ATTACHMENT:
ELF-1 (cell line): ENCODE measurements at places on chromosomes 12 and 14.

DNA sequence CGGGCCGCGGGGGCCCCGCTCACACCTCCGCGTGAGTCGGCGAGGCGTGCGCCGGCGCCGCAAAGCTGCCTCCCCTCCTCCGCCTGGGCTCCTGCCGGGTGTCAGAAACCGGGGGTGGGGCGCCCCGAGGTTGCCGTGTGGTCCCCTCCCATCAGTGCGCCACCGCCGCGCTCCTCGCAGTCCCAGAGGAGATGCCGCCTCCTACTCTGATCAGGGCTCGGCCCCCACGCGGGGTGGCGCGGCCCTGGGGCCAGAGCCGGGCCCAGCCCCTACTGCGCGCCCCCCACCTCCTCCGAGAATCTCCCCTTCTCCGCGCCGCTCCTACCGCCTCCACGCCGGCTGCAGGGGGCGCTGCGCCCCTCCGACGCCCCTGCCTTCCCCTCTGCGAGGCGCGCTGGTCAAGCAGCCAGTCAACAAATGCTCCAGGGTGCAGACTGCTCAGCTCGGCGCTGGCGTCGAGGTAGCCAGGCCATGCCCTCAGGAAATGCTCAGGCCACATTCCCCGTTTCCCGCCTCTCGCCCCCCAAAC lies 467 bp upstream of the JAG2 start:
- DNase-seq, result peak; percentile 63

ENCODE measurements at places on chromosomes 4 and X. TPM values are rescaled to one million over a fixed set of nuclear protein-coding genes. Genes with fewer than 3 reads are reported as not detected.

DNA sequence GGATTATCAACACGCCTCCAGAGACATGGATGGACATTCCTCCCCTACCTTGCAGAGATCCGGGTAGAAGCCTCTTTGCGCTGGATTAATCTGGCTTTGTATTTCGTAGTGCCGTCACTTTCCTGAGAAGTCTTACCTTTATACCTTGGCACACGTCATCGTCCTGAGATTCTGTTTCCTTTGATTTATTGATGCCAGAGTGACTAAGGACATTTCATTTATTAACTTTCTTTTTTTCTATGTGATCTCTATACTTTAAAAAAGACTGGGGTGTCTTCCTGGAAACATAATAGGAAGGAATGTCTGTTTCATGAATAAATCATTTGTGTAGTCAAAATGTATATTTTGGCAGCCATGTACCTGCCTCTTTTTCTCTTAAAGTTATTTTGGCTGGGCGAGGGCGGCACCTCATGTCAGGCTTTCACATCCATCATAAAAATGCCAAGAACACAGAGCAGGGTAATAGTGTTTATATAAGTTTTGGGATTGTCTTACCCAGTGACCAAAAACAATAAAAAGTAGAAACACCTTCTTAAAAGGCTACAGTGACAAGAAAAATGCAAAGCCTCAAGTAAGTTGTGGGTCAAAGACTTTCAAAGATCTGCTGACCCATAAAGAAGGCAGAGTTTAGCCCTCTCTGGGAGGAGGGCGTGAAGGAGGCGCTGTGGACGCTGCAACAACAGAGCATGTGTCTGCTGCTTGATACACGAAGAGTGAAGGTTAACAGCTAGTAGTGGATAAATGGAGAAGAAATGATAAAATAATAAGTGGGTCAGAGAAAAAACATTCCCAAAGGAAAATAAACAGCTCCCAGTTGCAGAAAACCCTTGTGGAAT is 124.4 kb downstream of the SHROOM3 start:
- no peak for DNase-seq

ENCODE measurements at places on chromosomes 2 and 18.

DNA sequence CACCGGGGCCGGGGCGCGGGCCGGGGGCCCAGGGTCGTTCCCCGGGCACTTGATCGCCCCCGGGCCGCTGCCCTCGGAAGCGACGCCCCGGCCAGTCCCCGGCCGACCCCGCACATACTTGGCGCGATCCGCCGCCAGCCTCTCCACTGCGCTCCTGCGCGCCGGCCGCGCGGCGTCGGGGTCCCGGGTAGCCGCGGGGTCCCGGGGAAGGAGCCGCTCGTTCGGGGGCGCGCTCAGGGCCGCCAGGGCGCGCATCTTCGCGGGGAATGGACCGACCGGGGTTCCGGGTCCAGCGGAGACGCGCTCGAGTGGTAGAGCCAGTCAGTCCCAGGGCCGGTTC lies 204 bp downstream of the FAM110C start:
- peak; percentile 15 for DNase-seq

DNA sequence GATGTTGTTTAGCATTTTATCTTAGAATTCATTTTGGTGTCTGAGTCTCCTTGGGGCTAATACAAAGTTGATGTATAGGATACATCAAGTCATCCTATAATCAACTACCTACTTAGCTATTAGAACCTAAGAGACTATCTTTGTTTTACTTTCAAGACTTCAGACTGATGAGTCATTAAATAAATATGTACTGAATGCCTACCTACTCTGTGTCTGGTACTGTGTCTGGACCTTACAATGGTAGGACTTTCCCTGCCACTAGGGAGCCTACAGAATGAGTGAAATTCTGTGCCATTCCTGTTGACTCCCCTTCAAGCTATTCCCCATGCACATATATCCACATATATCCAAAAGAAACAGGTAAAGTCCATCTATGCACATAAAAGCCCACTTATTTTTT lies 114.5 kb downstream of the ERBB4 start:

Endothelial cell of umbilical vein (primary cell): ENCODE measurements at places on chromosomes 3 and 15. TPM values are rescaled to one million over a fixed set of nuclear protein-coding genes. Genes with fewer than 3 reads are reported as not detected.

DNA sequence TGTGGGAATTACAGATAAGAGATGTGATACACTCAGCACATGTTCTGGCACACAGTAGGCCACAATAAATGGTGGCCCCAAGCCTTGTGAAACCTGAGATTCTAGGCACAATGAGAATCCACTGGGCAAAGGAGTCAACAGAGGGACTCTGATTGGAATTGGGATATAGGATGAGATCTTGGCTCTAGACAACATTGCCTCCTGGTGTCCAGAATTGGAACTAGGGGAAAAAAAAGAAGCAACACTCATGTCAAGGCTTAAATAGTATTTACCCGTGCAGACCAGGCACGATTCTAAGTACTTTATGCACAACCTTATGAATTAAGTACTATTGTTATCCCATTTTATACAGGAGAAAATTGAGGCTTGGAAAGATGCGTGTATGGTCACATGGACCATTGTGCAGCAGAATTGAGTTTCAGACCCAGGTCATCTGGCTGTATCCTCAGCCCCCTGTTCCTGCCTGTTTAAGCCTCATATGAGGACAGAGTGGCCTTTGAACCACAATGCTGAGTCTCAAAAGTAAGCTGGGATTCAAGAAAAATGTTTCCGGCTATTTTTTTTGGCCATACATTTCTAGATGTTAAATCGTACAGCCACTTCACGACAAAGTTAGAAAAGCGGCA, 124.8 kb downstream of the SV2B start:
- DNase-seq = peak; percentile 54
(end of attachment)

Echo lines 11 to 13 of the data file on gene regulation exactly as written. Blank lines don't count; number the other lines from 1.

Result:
Endothelial cell of umbilical vein (primary cell): ENCODE measurements at places on chromosomes 3 and 15. TPM values are rescaled to one million over a fixed set of nuclear protein-coding genes. Genes with fewer than 3 reads are reported as not detected.

DNA sequence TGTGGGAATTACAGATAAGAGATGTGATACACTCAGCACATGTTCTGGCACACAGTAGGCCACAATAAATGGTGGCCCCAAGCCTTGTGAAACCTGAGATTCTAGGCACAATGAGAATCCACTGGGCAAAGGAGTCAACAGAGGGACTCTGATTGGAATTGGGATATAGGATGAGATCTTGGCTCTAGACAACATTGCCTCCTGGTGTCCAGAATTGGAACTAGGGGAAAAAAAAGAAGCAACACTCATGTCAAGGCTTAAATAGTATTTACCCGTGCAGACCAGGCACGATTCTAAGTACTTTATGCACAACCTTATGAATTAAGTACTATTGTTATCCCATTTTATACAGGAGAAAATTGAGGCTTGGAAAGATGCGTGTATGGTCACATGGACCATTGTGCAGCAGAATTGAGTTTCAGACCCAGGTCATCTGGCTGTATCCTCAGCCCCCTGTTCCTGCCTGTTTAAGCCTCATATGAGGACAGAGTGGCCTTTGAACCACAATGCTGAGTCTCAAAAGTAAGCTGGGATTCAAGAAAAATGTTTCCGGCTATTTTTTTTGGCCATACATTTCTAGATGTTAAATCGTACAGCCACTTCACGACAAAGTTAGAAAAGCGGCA, 124.8 kb downstream of the SV2B start:
- DNase-seq = peak; percentile 54